Thursday, September 14, 2006


Klystrons (left) and the Large Detector (right) at SLAC, the Stanford Linear AcceleratorThe trusted peers took a tour of SLAC, the Stanford Linear Accelerator. With a bit of luck, some unusual events and his French charm, Emmanuel arranged for Neil Calder, a Scot from Islay and the current Director of Communications, to show us around. Neil’s passion for science is infectious and his gift for explaining the complex in simple terms had us all ready to go back to school to study physics.

This was my first visit to SLAC, a great irony given the number of years I have spent in close proximity to the Stanford / Department of Energy facility. I’m fascinated by particle physics and I was aware of the ground-breaking research conducted at the linac, but I thought that there wouldn’t be much to see. It turns out I was wrong.

The tour began with a drive to the Klystron gallery. Klystrons (top left) are machines that pump energy into the electrons and positrons as they travel down the accelerator. The Klystrons are above ground in a 2 mile long building (the world’s straightest and longest) that spans much of the 430 acre SLAC campus. The particles they energize travel in the beamline 30 feet below ground.

the 430 acre SLAC campusFrom the Klystron gallery we drove by end stations A and B, the site of the discovery of the Charm Quark and the tau lepton. Then we visited the Stanford Large Detector (top right), a six-story tall collision point for positrons and electrons that travel down the main beamline.

Neil was justifiablely proud of the particle research that has been conducted at Stanford. Work at SLAC led to Nobel prizes in 1976, 1990 and 1995. And, SLAC’s B-factory is playing a critical role in the BaBar project to try to determine what happened to all of the anti-particles created by the Big Bang.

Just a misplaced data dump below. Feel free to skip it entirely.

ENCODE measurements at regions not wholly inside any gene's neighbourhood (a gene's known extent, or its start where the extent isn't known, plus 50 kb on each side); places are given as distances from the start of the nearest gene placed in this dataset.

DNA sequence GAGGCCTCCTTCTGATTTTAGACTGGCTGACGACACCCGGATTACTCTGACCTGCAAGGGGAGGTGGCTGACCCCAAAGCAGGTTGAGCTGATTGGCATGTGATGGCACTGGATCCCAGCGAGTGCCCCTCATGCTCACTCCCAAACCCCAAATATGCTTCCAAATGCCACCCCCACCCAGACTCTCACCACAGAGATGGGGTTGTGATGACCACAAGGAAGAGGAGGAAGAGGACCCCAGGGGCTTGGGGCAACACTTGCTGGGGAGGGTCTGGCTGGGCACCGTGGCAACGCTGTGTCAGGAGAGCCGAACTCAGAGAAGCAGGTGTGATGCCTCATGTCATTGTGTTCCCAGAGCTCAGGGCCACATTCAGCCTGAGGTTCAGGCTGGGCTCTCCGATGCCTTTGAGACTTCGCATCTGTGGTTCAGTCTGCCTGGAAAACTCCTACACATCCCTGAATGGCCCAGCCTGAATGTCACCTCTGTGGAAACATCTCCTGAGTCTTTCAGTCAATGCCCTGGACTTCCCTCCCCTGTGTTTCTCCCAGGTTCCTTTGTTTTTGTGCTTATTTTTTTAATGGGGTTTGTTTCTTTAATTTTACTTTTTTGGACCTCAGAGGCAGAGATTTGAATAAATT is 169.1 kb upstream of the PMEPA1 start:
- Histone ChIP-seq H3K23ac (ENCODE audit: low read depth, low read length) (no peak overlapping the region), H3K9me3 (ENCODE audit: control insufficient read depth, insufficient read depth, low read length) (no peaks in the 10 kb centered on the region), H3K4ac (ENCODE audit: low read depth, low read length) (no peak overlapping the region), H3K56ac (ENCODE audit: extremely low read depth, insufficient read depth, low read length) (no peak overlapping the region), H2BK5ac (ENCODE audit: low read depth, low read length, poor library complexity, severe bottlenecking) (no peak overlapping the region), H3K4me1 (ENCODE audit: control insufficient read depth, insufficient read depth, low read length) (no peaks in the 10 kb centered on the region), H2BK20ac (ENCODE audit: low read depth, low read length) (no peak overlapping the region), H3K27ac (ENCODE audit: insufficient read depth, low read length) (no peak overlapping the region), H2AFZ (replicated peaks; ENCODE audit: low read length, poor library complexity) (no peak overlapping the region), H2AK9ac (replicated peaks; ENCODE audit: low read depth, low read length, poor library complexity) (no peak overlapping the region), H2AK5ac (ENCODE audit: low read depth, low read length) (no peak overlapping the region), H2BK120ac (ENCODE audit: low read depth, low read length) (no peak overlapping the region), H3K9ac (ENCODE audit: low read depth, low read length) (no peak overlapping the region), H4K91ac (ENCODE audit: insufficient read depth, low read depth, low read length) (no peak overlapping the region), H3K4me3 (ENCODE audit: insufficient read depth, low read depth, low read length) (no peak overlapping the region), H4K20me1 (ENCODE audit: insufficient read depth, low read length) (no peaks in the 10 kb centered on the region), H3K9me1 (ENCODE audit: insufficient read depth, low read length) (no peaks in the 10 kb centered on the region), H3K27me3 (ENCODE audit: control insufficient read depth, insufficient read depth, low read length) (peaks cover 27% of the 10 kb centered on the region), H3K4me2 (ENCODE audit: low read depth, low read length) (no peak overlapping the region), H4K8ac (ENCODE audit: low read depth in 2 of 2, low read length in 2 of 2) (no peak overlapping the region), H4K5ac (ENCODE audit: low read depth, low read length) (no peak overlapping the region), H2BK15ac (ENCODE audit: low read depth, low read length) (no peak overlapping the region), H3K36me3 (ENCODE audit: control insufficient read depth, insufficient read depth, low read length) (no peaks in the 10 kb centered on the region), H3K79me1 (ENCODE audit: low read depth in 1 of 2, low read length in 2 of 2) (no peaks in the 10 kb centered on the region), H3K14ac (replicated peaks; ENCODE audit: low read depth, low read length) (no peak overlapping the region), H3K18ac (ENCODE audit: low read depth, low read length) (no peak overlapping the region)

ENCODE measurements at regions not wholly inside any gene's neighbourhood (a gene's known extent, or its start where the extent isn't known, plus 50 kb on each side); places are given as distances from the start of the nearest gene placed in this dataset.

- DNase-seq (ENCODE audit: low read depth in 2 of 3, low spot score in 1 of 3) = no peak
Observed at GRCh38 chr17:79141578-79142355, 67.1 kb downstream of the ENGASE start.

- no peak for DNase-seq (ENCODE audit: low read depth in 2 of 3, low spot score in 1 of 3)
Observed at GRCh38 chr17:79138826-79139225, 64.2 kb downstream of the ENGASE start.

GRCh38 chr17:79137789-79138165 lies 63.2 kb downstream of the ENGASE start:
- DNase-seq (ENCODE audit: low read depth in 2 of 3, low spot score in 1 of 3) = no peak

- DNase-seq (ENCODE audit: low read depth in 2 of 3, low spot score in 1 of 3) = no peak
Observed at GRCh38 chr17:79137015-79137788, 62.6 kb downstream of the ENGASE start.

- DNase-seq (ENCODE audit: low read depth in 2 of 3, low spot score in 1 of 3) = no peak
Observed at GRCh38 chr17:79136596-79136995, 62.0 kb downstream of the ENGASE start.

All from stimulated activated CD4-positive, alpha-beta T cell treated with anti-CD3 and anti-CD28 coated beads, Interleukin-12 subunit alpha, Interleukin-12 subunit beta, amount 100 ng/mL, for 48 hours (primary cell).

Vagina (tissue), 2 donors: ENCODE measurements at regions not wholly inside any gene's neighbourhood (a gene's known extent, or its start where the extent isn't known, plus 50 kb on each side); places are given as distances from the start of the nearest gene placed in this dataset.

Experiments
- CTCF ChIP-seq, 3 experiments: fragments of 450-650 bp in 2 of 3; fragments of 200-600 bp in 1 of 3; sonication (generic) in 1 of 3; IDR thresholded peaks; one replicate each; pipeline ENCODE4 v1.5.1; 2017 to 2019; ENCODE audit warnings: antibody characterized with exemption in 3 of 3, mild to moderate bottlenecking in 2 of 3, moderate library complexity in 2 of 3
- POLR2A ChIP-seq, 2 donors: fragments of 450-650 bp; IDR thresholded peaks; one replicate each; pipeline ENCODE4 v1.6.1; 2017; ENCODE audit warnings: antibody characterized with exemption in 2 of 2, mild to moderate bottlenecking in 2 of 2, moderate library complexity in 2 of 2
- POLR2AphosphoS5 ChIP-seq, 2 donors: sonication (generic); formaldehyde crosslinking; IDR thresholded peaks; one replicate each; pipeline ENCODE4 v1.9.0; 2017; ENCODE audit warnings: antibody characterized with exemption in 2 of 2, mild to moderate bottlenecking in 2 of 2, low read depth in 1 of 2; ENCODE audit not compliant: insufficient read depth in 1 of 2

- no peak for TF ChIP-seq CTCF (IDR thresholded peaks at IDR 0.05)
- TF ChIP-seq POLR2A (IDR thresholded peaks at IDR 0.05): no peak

However, what was most impressive about our tour guide was his enthusiasm for the groundbreaking work yet to come. Although new particle discovery now requires more powerful accelerators than can be built at Stanford, SLAC physicists remain at the forefront of their field in design of next generation accelerators (specifically the ILC), in the creation of new devices for particle astrophysics research, and in developing new applications for existing facilities.

To illustrate the last point, Neil took us to the Stanford Synchrotron Radiation Laboratory (SSRL) and showed off SPEAR3 (photos bottom). For particle physics work, synchrotrons have the undesirable quality that they leak energy in the form of x-rays. For solid-state physics, material science, structural biology and chemistry, it turns out this is very good as the bright, intense light enables scientists to see structures at the atomic and nano scales.

To give us a greater sense for the future of SLAC, Neil described the Linac Coherent Light Source (LCLS). SLAC scientists have devised a way to create a beam of 1 trillion tightly focused x-rays that will pulse at femtosecond intervals. When the $380 million project is completed in 2009, the result will be revolutionary technology to capture atoms and biological processes in real-time.

When we finished our tour, we couldn’t stop commenting how much fun our visit had been. Our thanks to Neil for his very valuable time and to his department for their efforts at comunity outreach. If you haven't been to SLAC, register for a tour. It is not only my cool thing of the day; it was one of the coolest things of the year.

Bonus link: more pictures from our visit
photos of SPEAR3 at the SLAC SSRL.  Left: an experiment in progress.  Our guide is in the foreground, visiting scientists in the background of the beamline station.  Center and right: components of the storage ring


At 10:41 AM, Blogger Emmanuel said...

Great post Paul. It makes me want to go see it again!


Post a Comment

<< Main page